Picture this. You woke up this morning with this idea of a new project in your head. Shower is done, breakfast is in the past already, but the thought is still here, hanging. This will be the new project that drive your life (at least the next hours). And maybe, a new source of income not so far in the future. However, there is this one part you know nothing about that stop you right off the bat: we are in 2020, customer acquisition is done online. How are you supposed to make money from this idea if you don’t know how to be online? If you asked yourself this question, it’s already a step in the right direction.
Thinking ahead is everything
If you are like me, most of your ideas were abandoned along the road, due to lack of preparation. Maybe this time, it’s time to do it differently and think it through. At least, the firsts steps. This project of yours, which could be either fully online, or supporting a physical business, would surely benefits from an early reflexion. By defining the scope of your idea and your first expectations early, your project will evolve in the right direction step by step. During this process, this project is taking your mind, but not all your time. Although I love seeing a fully commitment to a new idea, it is probably too soon to quit your job to go full time on it! Only once you have reaching concrete steps (by having or getting near to a minimum viable product - MVP), time will be to define your goals and the financial aspects. Do not kid yourself by imagining a full salary one month after the idea pop in your head for your first project! It’s the quickest way to fail.
First things first, you did your proper market search and your assessment of the resources at your disposal. Launching a new project requires time and money. You can either have one of them, or both. Let’s just say, having neither of them would probably be a bad start.
Having money could allow you to hire a contractor (like the developer you need for the project).
Having time, with a pince of motivation, will allow you to learn the required skills by yourself. Chances are that basic skills could be enough to kickstart a first version or your project, which is the first milestone. It will be improved later.
But let’s be realistic, starting by yourself or by hiring the right people(s) will have an enormous impact on what could be your expectations.
Scope & Expectations
Whether this new idea is simply a new website for your physical business, an online shop, a new service or product, or a new mobile application, you need to scope it down before going too fast too far in the wrong direction. To do that, take a paper and define what is your project. What form should it take?
A new website to increase your online presence and branding? A new product or digital service as a web or mobile application? An online shop to sell physical or digital goods? Or an ebook about the specificities of the Burmese cuisine? Hopefully, it is the last one.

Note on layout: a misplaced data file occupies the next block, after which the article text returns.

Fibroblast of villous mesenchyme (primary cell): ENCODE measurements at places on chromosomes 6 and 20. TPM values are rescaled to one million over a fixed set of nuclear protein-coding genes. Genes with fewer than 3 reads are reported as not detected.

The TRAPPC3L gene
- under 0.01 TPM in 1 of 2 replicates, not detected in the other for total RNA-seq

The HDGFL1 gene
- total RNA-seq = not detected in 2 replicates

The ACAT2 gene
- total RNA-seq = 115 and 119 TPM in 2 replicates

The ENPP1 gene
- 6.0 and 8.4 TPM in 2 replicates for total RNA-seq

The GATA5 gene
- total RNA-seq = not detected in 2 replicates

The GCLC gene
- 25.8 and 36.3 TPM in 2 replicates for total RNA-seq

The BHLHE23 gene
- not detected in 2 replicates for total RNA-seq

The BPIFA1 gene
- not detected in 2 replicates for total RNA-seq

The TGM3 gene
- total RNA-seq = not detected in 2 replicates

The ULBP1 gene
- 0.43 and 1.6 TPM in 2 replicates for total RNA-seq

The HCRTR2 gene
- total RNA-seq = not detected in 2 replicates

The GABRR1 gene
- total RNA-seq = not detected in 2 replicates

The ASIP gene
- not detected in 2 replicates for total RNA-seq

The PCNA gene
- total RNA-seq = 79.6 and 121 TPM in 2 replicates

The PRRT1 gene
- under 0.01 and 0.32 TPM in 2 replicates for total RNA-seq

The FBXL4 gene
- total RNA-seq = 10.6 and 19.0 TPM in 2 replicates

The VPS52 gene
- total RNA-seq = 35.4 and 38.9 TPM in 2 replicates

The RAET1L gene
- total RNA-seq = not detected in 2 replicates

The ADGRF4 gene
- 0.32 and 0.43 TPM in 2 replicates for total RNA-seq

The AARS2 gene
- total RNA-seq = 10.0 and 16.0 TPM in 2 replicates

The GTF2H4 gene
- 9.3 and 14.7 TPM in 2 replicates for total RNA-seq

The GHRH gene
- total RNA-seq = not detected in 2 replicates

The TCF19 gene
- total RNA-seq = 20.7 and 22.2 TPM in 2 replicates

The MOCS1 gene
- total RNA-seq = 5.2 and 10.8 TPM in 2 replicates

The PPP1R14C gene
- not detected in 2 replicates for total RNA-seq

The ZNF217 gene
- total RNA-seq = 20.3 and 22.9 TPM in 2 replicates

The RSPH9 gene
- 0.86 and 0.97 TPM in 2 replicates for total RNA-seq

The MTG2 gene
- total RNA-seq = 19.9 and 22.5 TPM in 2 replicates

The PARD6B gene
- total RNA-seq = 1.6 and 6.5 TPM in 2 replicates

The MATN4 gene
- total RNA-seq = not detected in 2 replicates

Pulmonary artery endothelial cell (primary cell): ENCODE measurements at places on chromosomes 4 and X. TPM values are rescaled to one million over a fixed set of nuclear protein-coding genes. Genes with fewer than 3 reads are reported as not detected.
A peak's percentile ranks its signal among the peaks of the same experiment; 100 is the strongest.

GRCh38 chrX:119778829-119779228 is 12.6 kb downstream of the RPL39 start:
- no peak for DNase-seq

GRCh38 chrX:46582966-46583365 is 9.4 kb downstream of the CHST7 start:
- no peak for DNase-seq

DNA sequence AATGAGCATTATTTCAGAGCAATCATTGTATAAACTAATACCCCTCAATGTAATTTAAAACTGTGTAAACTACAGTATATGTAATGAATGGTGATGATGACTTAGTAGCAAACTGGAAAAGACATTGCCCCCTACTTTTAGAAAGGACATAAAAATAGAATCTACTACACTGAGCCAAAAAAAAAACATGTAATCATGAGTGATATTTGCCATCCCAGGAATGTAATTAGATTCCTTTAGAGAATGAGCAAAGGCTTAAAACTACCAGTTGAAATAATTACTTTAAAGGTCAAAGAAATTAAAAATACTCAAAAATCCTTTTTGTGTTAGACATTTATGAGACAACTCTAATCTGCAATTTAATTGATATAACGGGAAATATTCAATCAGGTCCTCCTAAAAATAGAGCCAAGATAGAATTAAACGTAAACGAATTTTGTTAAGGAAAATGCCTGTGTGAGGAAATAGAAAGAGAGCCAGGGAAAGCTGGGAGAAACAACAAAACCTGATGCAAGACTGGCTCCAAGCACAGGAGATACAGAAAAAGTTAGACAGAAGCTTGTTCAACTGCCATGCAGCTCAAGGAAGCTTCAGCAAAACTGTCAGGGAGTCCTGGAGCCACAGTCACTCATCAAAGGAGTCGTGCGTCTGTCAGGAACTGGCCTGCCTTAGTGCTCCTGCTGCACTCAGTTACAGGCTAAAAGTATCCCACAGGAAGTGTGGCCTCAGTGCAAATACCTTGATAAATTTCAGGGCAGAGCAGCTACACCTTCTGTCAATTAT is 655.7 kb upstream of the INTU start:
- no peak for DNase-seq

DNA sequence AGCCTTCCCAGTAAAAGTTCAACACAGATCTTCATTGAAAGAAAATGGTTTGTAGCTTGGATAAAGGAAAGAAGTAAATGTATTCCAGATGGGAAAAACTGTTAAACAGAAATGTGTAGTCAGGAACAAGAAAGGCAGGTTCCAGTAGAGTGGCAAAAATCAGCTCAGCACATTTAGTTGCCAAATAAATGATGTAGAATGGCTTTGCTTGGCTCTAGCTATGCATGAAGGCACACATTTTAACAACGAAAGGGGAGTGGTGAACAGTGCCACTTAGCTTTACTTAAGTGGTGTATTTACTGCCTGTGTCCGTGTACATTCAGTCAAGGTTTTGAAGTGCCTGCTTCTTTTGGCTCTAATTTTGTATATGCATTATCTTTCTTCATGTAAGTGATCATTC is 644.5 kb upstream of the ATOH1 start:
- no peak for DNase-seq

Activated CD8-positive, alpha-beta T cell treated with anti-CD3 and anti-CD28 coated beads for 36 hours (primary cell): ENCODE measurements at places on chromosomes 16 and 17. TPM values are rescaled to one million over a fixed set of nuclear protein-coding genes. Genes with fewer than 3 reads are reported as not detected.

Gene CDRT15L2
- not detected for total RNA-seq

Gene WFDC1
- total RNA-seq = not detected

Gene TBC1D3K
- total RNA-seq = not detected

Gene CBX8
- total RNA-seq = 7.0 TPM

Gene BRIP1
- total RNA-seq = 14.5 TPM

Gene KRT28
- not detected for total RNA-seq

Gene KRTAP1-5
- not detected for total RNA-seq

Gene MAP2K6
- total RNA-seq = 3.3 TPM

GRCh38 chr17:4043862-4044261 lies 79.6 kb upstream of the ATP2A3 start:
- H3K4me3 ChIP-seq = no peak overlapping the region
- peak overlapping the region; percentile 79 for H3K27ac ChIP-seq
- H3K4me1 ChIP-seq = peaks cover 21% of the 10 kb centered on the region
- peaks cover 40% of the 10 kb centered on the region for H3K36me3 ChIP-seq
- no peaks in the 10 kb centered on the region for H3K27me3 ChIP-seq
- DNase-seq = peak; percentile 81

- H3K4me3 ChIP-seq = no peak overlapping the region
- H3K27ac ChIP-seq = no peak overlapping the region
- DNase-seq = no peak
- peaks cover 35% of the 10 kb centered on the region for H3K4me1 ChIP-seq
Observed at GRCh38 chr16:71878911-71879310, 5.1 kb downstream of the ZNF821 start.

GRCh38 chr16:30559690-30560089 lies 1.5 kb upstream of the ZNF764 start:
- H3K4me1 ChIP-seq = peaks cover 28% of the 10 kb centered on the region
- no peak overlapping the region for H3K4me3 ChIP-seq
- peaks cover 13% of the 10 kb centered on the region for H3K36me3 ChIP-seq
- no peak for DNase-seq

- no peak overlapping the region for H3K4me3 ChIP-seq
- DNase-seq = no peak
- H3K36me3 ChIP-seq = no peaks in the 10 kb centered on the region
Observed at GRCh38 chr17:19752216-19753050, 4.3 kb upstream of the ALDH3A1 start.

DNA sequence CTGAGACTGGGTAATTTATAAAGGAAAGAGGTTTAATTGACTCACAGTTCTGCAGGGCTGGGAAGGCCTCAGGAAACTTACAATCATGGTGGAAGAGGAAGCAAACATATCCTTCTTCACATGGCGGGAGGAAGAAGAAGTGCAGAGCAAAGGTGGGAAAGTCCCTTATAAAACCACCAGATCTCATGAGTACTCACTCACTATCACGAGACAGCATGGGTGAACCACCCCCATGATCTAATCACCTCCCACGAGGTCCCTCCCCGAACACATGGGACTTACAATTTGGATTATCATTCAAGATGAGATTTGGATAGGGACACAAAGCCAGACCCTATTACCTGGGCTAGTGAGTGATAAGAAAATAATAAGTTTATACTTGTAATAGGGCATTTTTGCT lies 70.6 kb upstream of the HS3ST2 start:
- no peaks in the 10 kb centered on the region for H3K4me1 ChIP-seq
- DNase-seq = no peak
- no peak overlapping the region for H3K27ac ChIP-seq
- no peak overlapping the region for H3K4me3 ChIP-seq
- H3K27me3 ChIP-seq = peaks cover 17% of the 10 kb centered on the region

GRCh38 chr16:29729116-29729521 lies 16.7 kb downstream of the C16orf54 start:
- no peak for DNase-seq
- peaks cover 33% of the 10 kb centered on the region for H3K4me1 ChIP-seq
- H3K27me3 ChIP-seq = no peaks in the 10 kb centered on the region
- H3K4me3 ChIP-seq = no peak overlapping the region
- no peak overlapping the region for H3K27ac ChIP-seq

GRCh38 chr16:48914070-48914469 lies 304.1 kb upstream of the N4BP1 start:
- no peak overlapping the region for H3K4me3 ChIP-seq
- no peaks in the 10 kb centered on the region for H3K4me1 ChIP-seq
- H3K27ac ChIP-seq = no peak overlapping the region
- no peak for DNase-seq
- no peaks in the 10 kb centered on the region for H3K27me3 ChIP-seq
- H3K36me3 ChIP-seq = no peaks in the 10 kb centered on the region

In case of a website or application, try to define as many features as you can. Take some time to look at the competitors, or examples that you like. You will not reach for something as complete as them at first, but it could highlight a must-have feature for your MVP.
Allow me to add one step for you that will be important, and usually forgotten by newly entrepreneurs for every project: creating your audience (whether it’s organic, followers, readers, etc). A common mistake with a lot of new online projects is to mainly focus on creating and going live with the idea, and expect the customer to just…be there. Marketing is a billion dollar market for a good reason. But be reassured, you are right to focus on your idea, and you don’t need to have a bachelor in marketing to launch a new project. Just keep in mind that creating and reaching your audience will be part of the work at one point: Acquisition, Conversion, Retention. We’ll come back to that later!
Along with your idea’s scope, you need to setup some first expectations. An expectation is a metric that will help you setup milestone for your project in order to reach your goals. Examples of expectations would be a timeline for the shipping of your new website, a number of sales on your new online shop during the first year, an annual recurring revenue on your new service, etc. It is very important for your expectations to be realistic. Unrealistic ones only bring the wrong insights on how your idea is perceived and welcomed out there. Study the market, bring yourself closer to other business owner in your area and gather some feedback.
For example, in my experience, on average, a new online shop can take more than a few months to do its first sale (once your family and friends are done with theirs!). That is the reality for most of those online shops built after the owner saw the last advertising of this new “build your first website in 5 min” tools. A large percentage of those websites will be shut down or be abandoned before the first year due to false expectations. The result of this is a loss of time and money.
You’re on the right track
Keeping these expectations in mind during your project development will help you keep your feet firmly on the ground and make sure your project evolve in the right direction, step by step and keep you to push more work and energy in your project.